• Service user involvement in cancer care: the impact on service users

      Cotterell, P.; Harlow, G.; Morris, C.; Beresford, P.; Hanley, B.; Sargeant, Anita R.; Sitzia, J.; Staley, K. (2011)
      BACKGROUND: Service user involvement is embedded in the United Kingdom's National Health Service, but knowledge about the impact of involvement on service users, such as the benefits and challenges of involvement, is scant. Our research addresses this gap. OBJECTIVE: To explore the personal impact of involvement on the lives of service users affected by cancer. DESIGN: We conducted eight focus groups with user groups supplemented by nine face-to-face interviews with involved individuals active at a local, regional and national level. Thematic analysis was conducted both independently and collectively. SETTING AND PARTICIPANTS: Sixty-four participants, engaged in involvement activities in cancer services, palliative care and research, were recruited across Great Britain. RESULTS: We identified three main themes: (i) 'Expectations and motivations for involvement'- the desire to improve services and the need for user groups to have a clear purpose, (ii) 'Positive aspects of involvement'- support provided by user groups and assistance to live well with cancer and (iii) 'Challenging aspects of involvement'- insensitivities and undervaluing of involvement by staff. CONCLUSIONS: This study identified that involvement has the capacity to produce varied and significant personal impacts for involved people. Involvement can be planned and implemented in ways that increase these impacts and that mediates challenges for those involved. Key aspects to increase positive impact for service users include the value service providers attach to involvement activities, the centrality with which involvement is embedded in providers' activities, and the capacity of involvement to influence policy, planning, service delivery, research and/or practice.
    • Test-retest variability of Randot stereoacuity measures gathered in an unselected sample of UK primary school children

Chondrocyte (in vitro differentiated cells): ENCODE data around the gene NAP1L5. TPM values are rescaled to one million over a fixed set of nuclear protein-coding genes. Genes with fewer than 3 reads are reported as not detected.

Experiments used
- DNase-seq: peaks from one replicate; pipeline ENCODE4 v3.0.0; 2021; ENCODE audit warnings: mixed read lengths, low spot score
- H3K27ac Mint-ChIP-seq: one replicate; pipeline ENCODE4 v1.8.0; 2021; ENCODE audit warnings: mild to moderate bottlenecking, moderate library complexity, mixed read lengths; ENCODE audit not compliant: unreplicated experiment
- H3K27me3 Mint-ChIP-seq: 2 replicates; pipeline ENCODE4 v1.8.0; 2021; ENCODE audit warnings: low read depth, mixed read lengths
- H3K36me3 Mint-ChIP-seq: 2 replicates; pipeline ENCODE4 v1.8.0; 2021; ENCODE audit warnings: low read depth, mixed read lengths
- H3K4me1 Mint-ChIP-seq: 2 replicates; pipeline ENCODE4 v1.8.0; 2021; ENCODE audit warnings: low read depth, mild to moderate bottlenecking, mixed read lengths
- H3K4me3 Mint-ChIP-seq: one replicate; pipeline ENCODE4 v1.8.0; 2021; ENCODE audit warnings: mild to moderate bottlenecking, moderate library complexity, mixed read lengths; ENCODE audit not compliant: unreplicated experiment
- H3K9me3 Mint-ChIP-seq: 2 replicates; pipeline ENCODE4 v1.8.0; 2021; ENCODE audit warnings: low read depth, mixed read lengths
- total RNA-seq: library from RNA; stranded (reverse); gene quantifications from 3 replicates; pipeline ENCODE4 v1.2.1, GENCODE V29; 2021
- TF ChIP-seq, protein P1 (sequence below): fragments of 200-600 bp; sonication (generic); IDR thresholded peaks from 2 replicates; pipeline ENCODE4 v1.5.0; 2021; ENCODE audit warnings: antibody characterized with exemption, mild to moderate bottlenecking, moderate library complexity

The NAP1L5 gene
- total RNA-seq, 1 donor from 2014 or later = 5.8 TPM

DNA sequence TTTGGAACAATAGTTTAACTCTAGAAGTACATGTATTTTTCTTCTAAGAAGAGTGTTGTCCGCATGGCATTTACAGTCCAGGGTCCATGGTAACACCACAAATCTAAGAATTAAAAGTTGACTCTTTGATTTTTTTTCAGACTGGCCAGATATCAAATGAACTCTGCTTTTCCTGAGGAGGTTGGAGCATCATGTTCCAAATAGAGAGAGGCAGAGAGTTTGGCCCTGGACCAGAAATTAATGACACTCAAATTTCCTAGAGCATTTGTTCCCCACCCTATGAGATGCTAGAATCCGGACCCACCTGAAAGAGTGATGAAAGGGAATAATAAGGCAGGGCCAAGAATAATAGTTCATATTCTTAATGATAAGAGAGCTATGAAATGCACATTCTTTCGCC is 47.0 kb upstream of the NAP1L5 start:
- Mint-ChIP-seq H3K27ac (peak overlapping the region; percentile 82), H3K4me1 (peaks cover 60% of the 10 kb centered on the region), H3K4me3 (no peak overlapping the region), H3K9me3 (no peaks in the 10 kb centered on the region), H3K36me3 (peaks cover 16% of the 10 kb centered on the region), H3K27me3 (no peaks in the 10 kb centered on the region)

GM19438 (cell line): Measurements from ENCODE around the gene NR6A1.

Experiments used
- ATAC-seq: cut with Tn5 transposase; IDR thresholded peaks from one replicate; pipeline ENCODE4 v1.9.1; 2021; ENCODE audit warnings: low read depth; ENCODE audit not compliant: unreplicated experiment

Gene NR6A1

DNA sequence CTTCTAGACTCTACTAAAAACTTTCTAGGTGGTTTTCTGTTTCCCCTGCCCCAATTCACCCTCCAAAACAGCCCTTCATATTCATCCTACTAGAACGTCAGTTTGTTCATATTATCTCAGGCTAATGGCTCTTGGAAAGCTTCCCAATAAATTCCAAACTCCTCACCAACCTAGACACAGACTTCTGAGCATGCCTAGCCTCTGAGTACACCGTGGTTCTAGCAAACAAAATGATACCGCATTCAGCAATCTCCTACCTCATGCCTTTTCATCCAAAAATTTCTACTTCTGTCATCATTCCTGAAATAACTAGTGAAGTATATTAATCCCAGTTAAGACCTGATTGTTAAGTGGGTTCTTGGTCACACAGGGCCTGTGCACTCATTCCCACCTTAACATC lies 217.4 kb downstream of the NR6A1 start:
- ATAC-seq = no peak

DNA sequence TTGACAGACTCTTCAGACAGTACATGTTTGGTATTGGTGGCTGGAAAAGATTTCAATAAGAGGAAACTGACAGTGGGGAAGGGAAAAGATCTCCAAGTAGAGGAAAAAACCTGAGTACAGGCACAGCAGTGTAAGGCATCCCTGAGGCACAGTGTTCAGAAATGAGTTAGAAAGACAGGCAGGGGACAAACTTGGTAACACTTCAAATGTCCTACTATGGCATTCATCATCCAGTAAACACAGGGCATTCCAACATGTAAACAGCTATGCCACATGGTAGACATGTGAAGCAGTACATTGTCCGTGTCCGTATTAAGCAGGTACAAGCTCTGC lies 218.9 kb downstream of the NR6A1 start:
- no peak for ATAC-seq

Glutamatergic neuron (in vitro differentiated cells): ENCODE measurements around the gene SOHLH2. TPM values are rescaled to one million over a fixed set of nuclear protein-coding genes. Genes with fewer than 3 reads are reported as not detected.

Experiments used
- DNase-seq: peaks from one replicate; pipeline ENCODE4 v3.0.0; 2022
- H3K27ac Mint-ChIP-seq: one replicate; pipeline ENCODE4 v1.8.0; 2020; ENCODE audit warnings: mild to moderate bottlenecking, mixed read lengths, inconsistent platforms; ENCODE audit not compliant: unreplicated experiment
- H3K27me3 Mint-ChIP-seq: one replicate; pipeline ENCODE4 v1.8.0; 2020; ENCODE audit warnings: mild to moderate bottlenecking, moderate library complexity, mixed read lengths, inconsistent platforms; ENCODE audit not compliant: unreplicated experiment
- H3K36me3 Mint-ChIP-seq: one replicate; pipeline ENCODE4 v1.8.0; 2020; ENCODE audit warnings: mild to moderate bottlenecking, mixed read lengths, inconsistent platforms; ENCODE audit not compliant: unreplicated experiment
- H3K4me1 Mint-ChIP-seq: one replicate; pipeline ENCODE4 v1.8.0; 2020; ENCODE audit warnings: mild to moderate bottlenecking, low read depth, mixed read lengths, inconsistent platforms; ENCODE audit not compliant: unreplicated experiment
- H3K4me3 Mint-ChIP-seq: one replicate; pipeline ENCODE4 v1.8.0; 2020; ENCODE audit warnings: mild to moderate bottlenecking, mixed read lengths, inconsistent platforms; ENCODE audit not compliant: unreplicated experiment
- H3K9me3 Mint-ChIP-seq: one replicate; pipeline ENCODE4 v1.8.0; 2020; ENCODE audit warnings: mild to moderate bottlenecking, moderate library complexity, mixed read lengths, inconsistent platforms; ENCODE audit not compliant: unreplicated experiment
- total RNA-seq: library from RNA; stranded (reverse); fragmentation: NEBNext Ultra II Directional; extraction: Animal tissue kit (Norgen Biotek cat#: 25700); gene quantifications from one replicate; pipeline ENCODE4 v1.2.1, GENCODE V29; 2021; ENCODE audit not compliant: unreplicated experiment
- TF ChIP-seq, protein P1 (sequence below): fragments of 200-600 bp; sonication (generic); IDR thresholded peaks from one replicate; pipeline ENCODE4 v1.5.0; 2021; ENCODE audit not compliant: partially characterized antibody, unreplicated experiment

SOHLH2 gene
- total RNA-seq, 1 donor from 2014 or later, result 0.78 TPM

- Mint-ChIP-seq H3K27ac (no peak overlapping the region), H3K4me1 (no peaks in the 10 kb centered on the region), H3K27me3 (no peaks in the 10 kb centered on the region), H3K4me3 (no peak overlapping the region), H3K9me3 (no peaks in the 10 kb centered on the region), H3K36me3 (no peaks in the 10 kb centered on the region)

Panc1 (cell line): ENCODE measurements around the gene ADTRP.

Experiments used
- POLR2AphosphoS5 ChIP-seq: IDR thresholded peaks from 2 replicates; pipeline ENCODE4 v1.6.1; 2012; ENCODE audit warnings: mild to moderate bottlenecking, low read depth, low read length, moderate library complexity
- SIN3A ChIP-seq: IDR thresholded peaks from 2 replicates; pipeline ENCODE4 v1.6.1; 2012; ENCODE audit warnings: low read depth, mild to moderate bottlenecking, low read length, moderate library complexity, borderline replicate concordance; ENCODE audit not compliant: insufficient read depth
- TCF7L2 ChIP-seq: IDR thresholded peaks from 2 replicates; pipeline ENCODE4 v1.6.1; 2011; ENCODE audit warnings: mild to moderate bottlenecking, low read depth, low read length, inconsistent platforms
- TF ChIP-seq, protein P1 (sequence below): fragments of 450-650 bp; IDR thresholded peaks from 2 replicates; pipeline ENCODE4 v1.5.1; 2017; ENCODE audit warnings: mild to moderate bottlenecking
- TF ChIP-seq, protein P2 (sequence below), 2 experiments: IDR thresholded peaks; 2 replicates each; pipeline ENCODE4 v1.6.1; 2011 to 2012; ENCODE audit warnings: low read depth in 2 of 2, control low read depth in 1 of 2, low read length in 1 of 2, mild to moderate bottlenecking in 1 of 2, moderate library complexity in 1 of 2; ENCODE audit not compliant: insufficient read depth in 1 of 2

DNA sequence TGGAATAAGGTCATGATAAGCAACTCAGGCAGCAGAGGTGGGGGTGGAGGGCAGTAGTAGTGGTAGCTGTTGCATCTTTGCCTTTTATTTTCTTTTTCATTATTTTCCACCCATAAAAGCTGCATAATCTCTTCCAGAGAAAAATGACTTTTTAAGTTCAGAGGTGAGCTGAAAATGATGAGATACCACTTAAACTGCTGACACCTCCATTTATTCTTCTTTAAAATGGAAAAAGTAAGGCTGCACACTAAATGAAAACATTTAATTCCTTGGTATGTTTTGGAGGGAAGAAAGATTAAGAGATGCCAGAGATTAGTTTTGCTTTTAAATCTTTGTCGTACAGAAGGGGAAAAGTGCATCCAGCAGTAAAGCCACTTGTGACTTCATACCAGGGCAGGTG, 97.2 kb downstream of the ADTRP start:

Adler, P.; Scally, Andy J.; Barrett, Brendan T. (2012)
      AIM: To determine the test-retest reliability of the Randot stereoacuity test when used as part of vision screening in schools. METHODS: Randot stereoacuity (graded-circles) and logMAR visual acuity measures were gathered in an unselected sample of 139 children (aged 4-12, mean 8.1+/-2.1 years) in two schools. Randot testing was repeated on two occasions (average interval between successive tests 8 days, range: 1-21 days). Three Randot scores were obtained in 97.8% of children. RESULTS: Randot stereoacuity improved by an average of one plate (ie, one test level) on repeat testing but was little changed when tested on the third occasion. Within-subject variability was up to three test levels on repeat testing. When stereoacuity was categorised as 'fine', 'intermediate' or 'coarse', the greatest variability was found among younger children who exhibited 'intermediate' or 'coarse'/nil stereopsis on initial testing. Whereas 90.8% of children with 'fine' stereopsis (</=50 arc-seconds) on the first test exhibited 'fine' stereopsis on both subsequent tests, only approximately 16% of children with 'intermediate' (>50 but </=140 arc-seconds) or 'coarse'/nil (>/=200 arc-seconds) stereoacuity on initial testing exhibited stable test results on repeat testing. CONCLUSIONS: Children exhibiting abnormal stereoacuity on initial testing are very likely to exhibit a normal result when retested. The value of a single, abnormal Randot graded-circles stereoacuity measure from school screening is therefore questionable.
    • The Rivermead Mobility Index allows valid comparisons between subgroups of patients undergoing rehabilitation after stroke who differ with respect to age, sex, or side of lesion

      Roorda, L.D.; Green, J.R.; Houwink, A.; Bagley, Pamela J.; Smith, J.; Molenaar, I.W.; Geurts, A.C. (2012)
      OBJECTIVE: To investigate differential item functioning or item bias of the Rivermead Mobility Index (RMI) and its impact on the drawing of valid comparisons with the RMI between subgroups of patients after stroke who differ with respect to age, sex, or side of lesion. DESIGN: Cross-sectional study. SETTING: A rehabilitation center in the Netherlands and 2 stroke rehabilitation units and the wider community in the United Kingdom. PARTICIPANTS: The RMI was completed for patients undergoing rehabilitation after stroke (N=620; mean age +/- SD, 69.2+/-12.5y; 297 [48%] men; 269 [43%] right hemisphere lesion, and 304 [49%] left hemisphere lesion). INTERVENTIONS: Not applicable. MAIN OUTCOME MEASURES: Mokken scale analysis was used to investigate differential item functioning of the RMI between subgroups of patients who differed with respect to age (young vs older), sex (men vs women), and side of stroke lesion (right vs left hemisphere). RESULTS: No differential item functioning was found for any of the comparison subgroups. CONCLUSIONS: The RMI allows valid comparisons to be made between subgroups of patients undergoing rehabilitation after stroke who differ with respect to age, sex, or side of lesion.
    • Using social media to create discussion

      Russell, S.; Middleton-Green, Laura; Johnston, B. (2015)